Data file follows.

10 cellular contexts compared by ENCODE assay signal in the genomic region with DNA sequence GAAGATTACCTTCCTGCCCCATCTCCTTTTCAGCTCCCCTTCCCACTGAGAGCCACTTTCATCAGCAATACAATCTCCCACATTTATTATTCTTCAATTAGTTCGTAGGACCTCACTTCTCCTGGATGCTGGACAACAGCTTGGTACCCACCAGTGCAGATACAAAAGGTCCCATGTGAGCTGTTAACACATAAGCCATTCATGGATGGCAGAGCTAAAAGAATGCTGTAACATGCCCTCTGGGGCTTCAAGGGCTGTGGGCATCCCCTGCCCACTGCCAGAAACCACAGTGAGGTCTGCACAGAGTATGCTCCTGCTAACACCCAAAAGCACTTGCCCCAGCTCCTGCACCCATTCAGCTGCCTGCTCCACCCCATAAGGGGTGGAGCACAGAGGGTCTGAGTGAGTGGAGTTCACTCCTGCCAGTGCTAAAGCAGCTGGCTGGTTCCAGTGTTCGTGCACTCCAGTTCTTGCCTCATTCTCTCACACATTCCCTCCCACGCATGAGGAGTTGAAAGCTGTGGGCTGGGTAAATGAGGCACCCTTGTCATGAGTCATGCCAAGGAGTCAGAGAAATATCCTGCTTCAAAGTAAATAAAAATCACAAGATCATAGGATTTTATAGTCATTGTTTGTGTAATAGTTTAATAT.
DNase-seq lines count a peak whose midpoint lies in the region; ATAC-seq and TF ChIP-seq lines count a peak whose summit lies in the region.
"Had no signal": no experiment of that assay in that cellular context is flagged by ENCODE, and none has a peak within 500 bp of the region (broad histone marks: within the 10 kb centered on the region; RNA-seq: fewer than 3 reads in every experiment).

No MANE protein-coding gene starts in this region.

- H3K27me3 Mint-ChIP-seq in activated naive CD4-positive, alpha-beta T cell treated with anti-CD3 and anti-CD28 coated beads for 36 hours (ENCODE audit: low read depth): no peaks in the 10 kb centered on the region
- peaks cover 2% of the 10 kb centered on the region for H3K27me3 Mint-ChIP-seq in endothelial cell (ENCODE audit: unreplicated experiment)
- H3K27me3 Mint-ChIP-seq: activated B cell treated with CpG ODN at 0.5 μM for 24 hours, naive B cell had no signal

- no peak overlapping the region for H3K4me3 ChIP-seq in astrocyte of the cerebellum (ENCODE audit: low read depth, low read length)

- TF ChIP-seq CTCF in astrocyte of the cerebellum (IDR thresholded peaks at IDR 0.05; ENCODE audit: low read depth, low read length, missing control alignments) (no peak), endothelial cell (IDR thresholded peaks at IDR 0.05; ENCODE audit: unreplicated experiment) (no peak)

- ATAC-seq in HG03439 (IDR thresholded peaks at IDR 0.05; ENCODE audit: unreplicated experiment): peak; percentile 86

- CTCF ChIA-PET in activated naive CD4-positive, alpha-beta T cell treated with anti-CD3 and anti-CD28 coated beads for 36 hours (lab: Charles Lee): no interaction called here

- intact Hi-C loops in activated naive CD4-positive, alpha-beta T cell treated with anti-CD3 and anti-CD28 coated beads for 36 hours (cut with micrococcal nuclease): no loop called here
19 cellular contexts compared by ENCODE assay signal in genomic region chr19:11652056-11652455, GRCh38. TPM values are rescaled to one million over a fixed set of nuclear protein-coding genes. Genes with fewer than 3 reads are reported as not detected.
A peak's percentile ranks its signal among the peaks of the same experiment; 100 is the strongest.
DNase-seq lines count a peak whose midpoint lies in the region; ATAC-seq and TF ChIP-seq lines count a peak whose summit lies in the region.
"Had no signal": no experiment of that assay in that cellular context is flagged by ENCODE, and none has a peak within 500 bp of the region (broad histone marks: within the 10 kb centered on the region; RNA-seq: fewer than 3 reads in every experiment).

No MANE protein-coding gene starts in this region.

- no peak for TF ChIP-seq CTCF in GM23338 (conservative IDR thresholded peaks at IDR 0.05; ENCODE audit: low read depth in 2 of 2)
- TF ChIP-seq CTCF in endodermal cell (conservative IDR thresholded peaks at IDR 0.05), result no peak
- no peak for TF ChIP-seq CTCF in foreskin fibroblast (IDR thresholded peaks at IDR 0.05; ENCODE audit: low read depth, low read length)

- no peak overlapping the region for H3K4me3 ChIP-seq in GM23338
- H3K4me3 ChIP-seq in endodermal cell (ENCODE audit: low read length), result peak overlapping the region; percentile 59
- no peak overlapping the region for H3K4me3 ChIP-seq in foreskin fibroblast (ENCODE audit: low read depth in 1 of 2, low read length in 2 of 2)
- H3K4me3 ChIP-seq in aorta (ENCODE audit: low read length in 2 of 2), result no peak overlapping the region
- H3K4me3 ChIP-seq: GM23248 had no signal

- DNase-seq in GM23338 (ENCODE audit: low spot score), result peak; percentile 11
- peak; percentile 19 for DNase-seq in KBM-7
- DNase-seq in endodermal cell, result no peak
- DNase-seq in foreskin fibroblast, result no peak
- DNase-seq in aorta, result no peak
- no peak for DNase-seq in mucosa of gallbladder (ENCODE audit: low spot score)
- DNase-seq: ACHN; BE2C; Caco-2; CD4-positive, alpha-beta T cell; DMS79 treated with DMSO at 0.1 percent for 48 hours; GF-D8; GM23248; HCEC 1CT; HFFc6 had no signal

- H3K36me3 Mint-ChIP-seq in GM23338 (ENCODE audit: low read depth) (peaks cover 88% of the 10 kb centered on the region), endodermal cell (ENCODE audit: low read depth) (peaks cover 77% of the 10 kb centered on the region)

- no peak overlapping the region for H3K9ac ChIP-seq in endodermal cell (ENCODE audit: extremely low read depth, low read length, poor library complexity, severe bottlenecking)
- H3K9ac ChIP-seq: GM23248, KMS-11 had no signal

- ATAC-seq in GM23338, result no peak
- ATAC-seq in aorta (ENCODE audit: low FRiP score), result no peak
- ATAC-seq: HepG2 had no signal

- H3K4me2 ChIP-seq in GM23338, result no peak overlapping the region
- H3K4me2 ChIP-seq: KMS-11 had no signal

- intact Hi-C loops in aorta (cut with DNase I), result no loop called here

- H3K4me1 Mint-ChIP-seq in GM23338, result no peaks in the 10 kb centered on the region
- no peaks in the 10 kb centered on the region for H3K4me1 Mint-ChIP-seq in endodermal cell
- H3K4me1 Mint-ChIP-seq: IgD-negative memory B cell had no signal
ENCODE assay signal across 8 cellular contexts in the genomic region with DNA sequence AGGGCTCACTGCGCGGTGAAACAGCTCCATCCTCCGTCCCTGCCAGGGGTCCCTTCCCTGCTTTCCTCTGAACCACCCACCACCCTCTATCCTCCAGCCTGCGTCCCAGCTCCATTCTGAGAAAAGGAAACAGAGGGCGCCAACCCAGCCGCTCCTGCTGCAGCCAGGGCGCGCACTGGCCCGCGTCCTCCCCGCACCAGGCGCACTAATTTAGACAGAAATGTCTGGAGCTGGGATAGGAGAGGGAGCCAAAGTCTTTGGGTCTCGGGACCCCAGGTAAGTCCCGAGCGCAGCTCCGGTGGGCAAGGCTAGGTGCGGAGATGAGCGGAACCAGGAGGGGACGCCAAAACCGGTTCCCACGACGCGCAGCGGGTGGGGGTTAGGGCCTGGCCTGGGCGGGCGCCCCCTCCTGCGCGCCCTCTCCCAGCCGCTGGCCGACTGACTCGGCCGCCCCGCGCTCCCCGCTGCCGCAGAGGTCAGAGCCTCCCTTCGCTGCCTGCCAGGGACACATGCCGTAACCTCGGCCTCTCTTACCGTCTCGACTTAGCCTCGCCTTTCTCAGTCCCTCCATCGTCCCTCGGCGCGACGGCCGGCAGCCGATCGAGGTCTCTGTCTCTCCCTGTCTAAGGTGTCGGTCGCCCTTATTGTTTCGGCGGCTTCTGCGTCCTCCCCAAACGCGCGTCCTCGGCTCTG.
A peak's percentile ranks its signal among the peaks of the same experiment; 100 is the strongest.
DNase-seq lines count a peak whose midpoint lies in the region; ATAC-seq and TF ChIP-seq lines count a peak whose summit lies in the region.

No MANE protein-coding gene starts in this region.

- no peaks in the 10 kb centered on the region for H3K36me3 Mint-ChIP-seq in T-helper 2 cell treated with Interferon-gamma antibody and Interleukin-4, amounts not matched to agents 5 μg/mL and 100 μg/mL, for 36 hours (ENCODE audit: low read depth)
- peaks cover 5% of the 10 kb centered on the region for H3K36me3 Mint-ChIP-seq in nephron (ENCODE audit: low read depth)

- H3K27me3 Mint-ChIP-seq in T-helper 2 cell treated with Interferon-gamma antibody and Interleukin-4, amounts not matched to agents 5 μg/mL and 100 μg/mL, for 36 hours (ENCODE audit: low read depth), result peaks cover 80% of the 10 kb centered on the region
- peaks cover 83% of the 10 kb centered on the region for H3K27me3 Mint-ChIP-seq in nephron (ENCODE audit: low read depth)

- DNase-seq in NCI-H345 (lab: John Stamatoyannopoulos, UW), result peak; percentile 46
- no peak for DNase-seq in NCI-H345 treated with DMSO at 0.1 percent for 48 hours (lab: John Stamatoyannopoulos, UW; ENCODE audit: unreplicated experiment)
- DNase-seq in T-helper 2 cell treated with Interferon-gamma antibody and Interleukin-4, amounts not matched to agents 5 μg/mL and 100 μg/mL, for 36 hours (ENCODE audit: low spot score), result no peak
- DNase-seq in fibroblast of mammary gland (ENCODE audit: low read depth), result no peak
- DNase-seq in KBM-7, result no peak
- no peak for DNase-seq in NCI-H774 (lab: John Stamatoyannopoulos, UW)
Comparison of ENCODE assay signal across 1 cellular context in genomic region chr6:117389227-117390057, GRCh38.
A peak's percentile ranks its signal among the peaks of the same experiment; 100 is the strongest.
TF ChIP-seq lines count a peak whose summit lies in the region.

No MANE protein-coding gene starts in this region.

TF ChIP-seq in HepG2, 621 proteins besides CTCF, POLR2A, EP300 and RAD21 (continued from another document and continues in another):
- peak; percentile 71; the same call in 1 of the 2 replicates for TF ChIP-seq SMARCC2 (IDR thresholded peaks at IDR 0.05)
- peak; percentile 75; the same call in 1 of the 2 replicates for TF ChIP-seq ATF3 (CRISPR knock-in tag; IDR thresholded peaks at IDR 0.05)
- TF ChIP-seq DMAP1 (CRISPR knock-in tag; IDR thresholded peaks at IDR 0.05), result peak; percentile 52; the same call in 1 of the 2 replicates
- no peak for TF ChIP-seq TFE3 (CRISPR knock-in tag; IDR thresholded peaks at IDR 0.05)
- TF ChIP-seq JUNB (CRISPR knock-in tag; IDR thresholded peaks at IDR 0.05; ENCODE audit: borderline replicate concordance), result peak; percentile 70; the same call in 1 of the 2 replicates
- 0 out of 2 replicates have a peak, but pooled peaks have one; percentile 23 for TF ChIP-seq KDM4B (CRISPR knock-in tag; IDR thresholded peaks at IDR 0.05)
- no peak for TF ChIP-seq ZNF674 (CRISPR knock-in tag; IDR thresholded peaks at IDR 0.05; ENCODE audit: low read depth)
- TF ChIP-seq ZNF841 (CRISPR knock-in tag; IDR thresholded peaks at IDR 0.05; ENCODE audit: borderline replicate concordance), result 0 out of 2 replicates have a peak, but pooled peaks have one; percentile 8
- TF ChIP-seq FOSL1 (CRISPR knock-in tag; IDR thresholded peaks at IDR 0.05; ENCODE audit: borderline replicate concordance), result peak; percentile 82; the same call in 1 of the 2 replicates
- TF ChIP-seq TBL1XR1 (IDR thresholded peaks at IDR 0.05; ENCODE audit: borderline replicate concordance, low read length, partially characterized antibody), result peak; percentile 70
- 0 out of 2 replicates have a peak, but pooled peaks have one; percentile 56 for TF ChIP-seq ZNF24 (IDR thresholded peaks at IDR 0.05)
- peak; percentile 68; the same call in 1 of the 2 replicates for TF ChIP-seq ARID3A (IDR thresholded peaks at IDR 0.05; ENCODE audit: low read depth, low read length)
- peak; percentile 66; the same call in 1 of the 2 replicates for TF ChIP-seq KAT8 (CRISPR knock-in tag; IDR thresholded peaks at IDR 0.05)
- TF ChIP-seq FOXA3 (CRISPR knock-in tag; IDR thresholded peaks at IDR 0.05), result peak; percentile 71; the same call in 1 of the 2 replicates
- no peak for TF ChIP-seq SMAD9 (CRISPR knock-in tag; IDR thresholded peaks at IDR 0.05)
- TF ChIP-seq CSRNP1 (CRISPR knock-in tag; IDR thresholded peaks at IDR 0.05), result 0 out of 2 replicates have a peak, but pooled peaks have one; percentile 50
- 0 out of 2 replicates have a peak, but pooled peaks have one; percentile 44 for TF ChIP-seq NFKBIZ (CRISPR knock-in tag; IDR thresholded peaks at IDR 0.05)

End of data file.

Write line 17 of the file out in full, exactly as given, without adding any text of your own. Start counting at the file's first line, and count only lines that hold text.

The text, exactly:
No MANE protein-coding gene starts in this region.